Criminal gangs kidnapped scores of people, including children, in Abia state, sometimes for as little as 10,000 Naira (US$65). According to the Nigerian Medical Association, 21 doctors were kidnapped. On 29 September, the army was deployed to Abia state. On 12 October, the Joint Task Force (JTF), which combined troops of the army, navy, air force and the mobile police, announced that they had killed 172 suspected members of kidnapping gangs in shoot-outs, and arrested 237. NGOs estimated that hundreds of people were killed by security forces in Abia state in 2010.
Unlawful killings and enforced disappearances
In February, senior government ministers called for reform of the Nigeria Police Force and an improved complaints mechanism. However, no further action was taken.
Widespread disregard for human rights and due process within the police force continued. Hundreds of people were killed by the police in 2010. Many were unlawfully killed before or during arrest in the street or at roadblocks, or subsequently in police detention. Many other people disappeared after arrest. A large proportion of these unlawful killings appeared to be extrajudicial executions. Most perpetrators remained unpunished. In May, the NGO LEDAP (Legal Defence and Assistance Project) estimated that in 2009 at least 1,049 people had been killed by the police.
- Police at a checkpoint in Ilorin, Kwara state, shot and killed a nursing mother and her eight-month-old baby in January. Four police officers were arrested.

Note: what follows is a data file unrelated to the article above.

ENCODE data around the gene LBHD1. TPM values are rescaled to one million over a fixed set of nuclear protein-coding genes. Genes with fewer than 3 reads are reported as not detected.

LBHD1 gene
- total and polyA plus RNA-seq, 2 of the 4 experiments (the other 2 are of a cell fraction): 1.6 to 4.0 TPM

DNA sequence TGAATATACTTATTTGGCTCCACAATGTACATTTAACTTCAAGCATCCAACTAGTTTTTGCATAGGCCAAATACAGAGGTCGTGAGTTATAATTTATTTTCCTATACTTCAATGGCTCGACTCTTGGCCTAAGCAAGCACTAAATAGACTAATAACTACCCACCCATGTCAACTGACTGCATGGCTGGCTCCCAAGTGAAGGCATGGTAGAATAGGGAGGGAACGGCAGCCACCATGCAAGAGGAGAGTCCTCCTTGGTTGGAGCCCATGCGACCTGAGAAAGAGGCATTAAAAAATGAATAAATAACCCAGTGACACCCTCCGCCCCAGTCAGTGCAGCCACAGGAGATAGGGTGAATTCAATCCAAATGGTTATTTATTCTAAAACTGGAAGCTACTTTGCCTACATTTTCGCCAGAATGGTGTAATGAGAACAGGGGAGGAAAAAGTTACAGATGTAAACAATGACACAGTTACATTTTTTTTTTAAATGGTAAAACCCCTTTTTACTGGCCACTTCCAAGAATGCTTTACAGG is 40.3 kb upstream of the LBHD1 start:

- In April, police opened fire at protesters in Ajegunle, Lagos, killing four people. They had been protesting at the death of Charles Okafor who died after police beat him during a raid on a viewing centre where he had been watching a football match.
- In June, Assistant Superintendent of Police Boniface Ukwa was shot dead by policemen at a roadblock in Enugu. He was off duty and not in uniform. The police subsequently claimed that he was killed in a shoot-out with kidnappers.
The police were ordered to pay compensation in some cases, including that of Kausarat Saliu, a three-year-old girl shot dead in April 2009 at a roadblock in Lagos, while travelling with her parents on a commercial bus.
Torture and other ill-treatment
Police routinely tortured suspects, including children. In March, the then Attorney General and Minister of Justice of the Federation formally accepted the draft National Anti-Torture Policy. No further action was taken.
Detainees were regularly held by the police for longer than the constitutionally guaranteed 48 hours before being brought before a judge, often for weeks and even months.
- Shete Obusoh and Chijioke Olemeforo were arrested by police officers from the Special Anti-Robbery Squad on 4 October and spent 17 days in police detention before being taken to court and remanded in prison on 21 October. They said that during this time they were hung from the ceiling in the police station and beaten with gun butts and machetes.
Seventy per cent of Nigeria's nearly 48,000 prison inmates were pre-trial detainees. Many had been held for years awaiting trial in appalling conditions. Few could afford a lawyer and the government-funded Legal Aid Council had only 122 lawyers for the whole country.
At the end of 2010, most justice sector reform bills were still pending before the National Assembly. A Bill strengthening the National Human Rights Commission made progress but had not been sent for presidential assent by the end of the year.
The courts continued to be riddled with delays.